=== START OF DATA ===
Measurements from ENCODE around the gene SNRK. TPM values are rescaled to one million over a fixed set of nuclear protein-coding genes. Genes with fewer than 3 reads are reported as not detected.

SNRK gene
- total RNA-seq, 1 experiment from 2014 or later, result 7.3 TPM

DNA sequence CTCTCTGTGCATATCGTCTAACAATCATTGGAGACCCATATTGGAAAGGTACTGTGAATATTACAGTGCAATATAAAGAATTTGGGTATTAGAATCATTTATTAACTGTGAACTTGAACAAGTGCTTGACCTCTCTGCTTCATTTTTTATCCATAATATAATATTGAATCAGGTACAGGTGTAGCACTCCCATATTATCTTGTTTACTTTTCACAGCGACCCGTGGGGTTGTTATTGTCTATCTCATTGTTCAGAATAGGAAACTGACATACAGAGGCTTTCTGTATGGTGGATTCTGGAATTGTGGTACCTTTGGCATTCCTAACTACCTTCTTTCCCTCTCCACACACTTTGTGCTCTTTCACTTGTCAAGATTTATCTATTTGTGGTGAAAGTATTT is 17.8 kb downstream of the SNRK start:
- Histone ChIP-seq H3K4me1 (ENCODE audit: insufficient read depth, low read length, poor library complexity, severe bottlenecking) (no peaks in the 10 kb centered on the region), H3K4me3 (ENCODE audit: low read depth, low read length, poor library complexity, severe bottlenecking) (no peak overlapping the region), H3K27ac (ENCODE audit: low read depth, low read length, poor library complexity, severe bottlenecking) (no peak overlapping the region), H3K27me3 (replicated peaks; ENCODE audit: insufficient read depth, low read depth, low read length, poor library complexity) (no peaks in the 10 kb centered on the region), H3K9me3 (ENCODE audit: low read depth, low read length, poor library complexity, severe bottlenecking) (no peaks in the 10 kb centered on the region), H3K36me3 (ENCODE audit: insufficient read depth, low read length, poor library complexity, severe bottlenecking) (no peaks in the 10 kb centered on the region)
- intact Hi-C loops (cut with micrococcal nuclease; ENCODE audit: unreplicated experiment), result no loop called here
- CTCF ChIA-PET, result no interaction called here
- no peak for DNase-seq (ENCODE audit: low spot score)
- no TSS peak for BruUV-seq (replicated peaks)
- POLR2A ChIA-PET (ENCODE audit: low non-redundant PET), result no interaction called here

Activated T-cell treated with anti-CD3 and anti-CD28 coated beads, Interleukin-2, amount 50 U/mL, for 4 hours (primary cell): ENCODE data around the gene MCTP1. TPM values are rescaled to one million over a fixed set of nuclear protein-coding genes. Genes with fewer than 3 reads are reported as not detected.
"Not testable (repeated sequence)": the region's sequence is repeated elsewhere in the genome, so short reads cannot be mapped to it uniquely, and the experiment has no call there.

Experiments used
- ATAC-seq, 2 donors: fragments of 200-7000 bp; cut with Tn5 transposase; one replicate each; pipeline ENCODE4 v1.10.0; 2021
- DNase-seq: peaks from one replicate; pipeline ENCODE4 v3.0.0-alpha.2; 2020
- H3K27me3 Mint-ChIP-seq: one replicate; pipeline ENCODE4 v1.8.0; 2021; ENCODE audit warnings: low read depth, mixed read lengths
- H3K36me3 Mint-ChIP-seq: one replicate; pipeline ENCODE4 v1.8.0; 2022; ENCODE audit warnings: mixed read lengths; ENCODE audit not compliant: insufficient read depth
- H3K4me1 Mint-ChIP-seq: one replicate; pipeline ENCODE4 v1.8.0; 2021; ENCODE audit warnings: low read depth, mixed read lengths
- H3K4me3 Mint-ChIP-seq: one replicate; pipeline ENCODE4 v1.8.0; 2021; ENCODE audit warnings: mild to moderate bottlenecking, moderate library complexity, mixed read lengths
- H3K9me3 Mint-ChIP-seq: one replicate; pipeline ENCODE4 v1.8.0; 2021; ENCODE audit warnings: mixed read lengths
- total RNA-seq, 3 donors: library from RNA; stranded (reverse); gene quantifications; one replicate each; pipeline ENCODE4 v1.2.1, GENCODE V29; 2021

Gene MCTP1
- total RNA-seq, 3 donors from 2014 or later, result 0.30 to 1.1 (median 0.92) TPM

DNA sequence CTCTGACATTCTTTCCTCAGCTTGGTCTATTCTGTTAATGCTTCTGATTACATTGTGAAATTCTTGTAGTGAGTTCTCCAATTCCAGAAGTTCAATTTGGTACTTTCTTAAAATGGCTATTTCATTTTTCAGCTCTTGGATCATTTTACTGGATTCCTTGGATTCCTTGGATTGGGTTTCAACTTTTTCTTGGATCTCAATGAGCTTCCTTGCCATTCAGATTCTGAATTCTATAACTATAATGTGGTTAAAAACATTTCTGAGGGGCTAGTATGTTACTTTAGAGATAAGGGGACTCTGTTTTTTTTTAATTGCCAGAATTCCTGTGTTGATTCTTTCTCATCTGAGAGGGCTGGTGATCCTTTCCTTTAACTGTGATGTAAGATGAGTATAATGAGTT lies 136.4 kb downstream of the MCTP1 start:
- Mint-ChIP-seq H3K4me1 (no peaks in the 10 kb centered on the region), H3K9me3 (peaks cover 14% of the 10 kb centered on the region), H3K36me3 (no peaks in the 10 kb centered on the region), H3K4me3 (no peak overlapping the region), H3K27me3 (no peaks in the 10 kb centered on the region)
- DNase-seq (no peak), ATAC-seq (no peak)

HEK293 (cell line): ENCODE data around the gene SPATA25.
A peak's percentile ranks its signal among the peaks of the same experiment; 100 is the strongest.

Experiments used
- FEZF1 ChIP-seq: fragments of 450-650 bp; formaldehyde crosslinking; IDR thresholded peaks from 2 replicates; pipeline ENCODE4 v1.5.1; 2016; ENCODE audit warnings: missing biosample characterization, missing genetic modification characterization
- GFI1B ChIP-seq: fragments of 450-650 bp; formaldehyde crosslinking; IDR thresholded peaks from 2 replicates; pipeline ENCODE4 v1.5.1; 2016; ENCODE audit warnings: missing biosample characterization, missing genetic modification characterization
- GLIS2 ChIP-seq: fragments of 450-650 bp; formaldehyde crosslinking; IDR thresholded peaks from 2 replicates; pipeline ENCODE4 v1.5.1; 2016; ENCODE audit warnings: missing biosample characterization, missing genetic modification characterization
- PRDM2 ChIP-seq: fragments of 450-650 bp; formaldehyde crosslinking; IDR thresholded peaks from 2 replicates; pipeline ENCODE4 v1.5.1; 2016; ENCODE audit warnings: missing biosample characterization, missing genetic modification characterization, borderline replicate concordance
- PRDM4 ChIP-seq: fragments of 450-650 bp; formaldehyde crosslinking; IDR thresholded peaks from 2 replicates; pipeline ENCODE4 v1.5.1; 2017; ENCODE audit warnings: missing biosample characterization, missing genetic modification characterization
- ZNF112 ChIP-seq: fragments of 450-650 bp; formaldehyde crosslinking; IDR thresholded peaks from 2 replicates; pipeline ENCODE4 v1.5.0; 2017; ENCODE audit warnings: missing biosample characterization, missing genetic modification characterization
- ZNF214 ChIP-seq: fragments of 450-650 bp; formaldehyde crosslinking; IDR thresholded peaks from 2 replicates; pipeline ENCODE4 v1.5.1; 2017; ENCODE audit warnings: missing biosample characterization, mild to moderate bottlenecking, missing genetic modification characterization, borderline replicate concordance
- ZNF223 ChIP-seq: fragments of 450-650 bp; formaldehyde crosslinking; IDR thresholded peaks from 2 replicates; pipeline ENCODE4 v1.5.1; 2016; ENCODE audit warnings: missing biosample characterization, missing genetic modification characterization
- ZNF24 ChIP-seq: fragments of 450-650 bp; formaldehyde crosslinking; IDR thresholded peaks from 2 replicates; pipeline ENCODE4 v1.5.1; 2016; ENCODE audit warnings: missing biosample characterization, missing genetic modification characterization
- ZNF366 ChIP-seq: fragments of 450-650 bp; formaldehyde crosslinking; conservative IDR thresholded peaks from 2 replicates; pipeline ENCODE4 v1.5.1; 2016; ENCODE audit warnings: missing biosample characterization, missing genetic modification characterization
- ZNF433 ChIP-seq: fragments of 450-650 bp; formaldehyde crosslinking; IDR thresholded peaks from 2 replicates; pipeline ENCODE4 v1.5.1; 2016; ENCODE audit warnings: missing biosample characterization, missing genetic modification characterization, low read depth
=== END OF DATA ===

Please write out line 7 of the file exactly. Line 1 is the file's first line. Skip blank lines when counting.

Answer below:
- CTCF ChIA-PET, result no interaction called here